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See also: Commune

Contents

EnglishEdit

Etymology 1Edit

From French commune, from Medieval Latin commūnia, from Latin commūne (community, state), from commūnis (common). See also community, communion, common.

PronunciationEdit

NounEdit

 
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commune (plural communes)

  1. A small community, often rural, whose members share in the ownership of property, and in the division of labour; the members of such a community.
  2. A local political division in many European countries.
  3. (obsolete) The commonalty; the common people.
    (Can we find and add a quotation of Chaucer to this entry?)
  4. (obsolete) communion; sympathetic intercourse or conversation between friends
    • Tennyson
      For days of happy commune dead.
TranslationsEdit
The translations below need to be checked and inserted above into the appropriate translation tables, removing any numbers. Numbers do not necessarily match those in definitions. See instructions at Wiktionary:Entry layout#Translations.

Etymology 2Edit

From Old French comuner (to share), from Latin commūnis.

PronunciationEdit

VerbEdit

commune (third-person singular simple present communes, present participle communing, simple past and past participle communed)

  1. To converse together with sympathy and confidence; to interchange sentiments or feelings; to take counsel.
    • Shakespeare
      I would commune with you of such things / That want no ear but yours.
  2. (intransitive, followed by with) To communicate (with) spiritually; to be together (with); to contemplate or absorb.
    He spent a week in the backcountry, communing with nature.
  3. To receive the communion.
    • Bishop Gilbert Burnet
      Namely, in these things, in prohibiting that none should commune alone, in making the people whole communers, or in suffering them to commune under both kinds []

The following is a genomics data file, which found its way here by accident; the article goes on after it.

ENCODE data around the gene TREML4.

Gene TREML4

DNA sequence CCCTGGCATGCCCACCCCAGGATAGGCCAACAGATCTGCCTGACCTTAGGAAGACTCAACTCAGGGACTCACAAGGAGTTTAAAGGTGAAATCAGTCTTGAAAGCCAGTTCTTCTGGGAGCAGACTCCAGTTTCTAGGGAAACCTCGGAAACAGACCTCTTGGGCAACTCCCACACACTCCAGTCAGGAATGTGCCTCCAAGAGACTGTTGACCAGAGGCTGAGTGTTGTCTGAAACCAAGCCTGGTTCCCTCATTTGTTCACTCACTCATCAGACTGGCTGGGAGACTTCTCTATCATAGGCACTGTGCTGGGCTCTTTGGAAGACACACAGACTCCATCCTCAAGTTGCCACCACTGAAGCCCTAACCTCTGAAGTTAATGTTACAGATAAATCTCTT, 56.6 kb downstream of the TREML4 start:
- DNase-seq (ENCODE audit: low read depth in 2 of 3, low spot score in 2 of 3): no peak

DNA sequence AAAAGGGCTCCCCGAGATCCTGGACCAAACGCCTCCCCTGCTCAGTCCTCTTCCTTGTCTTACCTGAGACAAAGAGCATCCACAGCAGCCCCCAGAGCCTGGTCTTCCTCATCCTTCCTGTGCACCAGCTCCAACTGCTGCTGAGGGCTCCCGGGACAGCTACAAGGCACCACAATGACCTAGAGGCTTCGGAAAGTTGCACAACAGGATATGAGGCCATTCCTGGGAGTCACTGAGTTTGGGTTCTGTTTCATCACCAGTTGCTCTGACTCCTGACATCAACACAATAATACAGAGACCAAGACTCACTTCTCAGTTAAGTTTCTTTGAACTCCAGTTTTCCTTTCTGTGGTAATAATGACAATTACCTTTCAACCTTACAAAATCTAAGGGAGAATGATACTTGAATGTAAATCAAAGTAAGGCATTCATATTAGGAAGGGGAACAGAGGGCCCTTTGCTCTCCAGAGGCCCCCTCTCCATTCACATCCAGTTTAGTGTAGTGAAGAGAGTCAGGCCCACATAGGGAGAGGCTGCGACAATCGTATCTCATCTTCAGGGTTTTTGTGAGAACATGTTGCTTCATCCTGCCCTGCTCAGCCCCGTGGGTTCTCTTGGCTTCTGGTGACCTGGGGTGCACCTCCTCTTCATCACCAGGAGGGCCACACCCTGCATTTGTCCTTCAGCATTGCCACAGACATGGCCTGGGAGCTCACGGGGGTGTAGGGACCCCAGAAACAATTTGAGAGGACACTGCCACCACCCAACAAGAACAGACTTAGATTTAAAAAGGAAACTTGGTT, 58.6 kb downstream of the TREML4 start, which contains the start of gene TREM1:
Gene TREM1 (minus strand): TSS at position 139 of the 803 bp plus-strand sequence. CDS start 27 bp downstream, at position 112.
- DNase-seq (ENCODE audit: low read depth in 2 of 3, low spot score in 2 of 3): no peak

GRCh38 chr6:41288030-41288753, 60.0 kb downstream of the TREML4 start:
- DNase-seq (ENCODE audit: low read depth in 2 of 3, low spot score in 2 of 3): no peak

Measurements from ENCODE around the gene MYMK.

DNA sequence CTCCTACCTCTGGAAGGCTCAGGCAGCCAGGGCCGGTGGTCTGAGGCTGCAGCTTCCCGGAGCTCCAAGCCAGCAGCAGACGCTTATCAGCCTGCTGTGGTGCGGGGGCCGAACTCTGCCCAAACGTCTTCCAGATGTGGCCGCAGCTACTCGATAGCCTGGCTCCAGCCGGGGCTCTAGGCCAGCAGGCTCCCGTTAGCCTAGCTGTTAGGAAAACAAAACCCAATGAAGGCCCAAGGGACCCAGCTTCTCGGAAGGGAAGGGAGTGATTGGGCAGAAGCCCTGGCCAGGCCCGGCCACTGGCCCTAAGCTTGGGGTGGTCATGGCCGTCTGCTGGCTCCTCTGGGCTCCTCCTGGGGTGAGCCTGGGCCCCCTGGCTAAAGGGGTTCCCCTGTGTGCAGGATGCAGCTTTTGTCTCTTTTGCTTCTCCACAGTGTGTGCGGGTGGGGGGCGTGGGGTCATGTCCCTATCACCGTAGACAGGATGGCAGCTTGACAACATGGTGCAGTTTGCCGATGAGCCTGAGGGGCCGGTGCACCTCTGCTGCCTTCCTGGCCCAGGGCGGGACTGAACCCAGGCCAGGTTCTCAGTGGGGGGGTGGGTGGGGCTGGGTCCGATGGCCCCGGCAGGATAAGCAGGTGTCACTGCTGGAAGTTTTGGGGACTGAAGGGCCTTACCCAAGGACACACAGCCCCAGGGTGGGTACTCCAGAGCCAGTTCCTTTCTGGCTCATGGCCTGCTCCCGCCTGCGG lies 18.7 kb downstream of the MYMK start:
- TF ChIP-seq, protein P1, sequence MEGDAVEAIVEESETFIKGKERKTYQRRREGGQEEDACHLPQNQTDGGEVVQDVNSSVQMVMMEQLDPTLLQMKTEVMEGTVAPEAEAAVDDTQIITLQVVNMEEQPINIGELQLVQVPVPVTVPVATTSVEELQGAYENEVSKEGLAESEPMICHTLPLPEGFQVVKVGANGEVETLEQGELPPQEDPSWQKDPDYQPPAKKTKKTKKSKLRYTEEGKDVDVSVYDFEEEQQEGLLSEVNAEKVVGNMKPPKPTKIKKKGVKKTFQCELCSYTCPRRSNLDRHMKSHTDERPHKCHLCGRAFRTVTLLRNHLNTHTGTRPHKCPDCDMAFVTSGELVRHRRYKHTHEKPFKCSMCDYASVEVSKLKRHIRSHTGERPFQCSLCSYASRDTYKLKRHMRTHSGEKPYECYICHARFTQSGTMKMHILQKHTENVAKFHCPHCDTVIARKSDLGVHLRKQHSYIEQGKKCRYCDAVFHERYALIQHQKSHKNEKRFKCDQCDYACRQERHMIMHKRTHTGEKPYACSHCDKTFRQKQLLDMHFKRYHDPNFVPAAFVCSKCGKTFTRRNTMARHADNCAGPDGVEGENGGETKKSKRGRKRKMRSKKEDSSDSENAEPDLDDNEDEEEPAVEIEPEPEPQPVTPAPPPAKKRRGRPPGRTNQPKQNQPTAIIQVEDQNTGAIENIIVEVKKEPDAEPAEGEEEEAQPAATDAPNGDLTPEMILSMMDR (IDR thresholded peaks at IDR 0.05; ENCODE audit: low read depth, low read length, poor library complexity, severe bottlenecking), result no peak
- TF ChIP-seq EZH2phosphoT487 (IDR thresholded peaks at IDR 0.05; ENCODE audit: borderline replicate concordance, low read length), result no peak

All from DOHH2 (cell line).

FrenchEdit

EtymologyEdit

From Medieval Latin communia, neuter plural of Latin communis.

PronunciationEdit

NounEdit

 
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commune f (plural communes)

  1. commune (administrative subdivision)

DescendantsEdit

AdjectiveEdit

commune

  1. feminine singular of commun

Derived termsEdit

Further readingEdit


ItalianEdit

AdjectiveEdit

commune (masculine and feminine plural communi)

  1. Obsolete form of comune.

NounEdit

commune m (plural communi)

  1. Obsolete form of comune.

Derived termsEdit


LatinEdit

AdjectiveEdit

commūne

  1. nominative neuter singular of commūnis
  2. accusative neuter singular of commūnis
  3. vocative neuter singular of commūnis

ReferencesEdit

  • commune in Charlton T. Lewis and Charles Short (1879) A Latin Dictionary, Oxford: Clarendon Press
  • commune in Charlton T. Lewis (1891) An Elementary Latin Dictionary, New York: Harper & Brothers
  • du Cange, Charles (1883), “commune”, in G. A. Louis Henschel, Pierre Carpentier, Léopold Favre, editors, Glossarium Mediæ et Infimæ Latinitatis (in Latin), Niort: L. Favre
  • commune” in Félix Gaffiot’s Dictionnaire Illustré Latin-Français, Hachette (1934)
  • Carl Meissner; Henry William Auden (1894) Latin Phrase-Book[1], London: Macmillan and Co.
    • (ambiguous) we know from experience: usu rerum (vitae, vitae communis) edocti sumus
    • (ambiguous) unanimously: uno, communi, summo or omnium consensu (Tusc. 1. 15. 35)
    • (ambiguous) the ordinary usage of language, everyday speech: communis sermonis consuetudo
    • (ambiguous) to be always considering what people think: multum communi hominum opinioni tribuere